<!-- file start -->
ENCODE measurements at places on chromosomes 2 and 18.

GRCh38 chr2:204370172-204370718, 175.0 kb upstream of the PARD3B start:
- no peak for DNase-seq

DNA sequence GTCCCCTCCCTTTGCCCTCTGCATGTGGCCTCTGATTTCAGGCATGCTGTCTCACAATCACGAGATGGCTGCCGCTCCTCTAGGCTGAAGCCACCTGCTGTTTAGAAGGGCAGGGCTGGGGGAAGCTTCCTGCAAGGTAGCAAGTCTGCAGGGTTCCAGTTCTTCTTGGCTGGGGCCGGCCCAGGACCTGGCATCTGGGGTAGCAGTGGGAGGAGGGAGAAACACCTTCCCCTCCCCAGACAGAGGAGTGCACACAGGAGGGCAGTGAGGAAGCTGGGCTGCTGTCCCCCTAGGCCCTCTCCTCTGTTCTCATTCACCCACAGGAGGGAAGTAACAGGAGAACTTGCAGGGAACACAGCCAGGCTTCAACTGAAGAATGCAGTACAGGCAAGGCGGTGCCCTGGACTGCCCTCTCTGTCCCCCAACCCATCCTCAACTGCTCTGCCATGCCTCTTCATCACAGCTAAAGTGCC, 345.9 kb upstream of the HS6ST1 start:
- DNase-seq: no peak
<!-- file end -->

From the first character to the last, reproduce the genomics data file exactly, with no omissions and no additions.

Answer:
ENCODE measurements at places on chromosomes 2 and 18.

GRCh38 chr2:204370172-204370718, 175.0 kb upstream of the PARD3B start:
- no peak for DNase-seq

DNA sequence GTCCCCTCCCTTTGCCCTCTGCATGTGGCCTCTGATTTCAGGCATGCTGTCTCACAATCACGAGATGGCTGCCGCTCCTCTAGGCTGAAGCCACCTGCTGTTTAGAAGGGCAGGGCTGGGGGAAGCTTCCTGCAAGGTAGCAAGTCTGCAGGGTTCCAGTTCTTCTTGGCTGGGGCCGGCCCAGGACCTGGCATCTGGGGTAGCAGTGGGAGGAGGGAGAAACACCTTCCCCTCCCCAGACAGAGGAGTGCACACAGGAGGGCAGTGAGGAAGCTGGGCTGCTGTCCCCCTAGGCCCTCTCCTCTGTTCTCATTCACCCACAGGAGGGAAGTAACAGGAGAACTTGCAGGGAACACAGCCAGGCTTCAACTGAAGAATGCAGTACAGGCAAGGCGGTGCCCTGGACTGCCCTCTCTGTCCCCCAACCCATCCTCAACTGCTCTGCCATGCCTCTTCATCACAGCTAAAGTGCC, 345.9 kb upstream of the HS6ST1 start:
- DNase-seq: no peak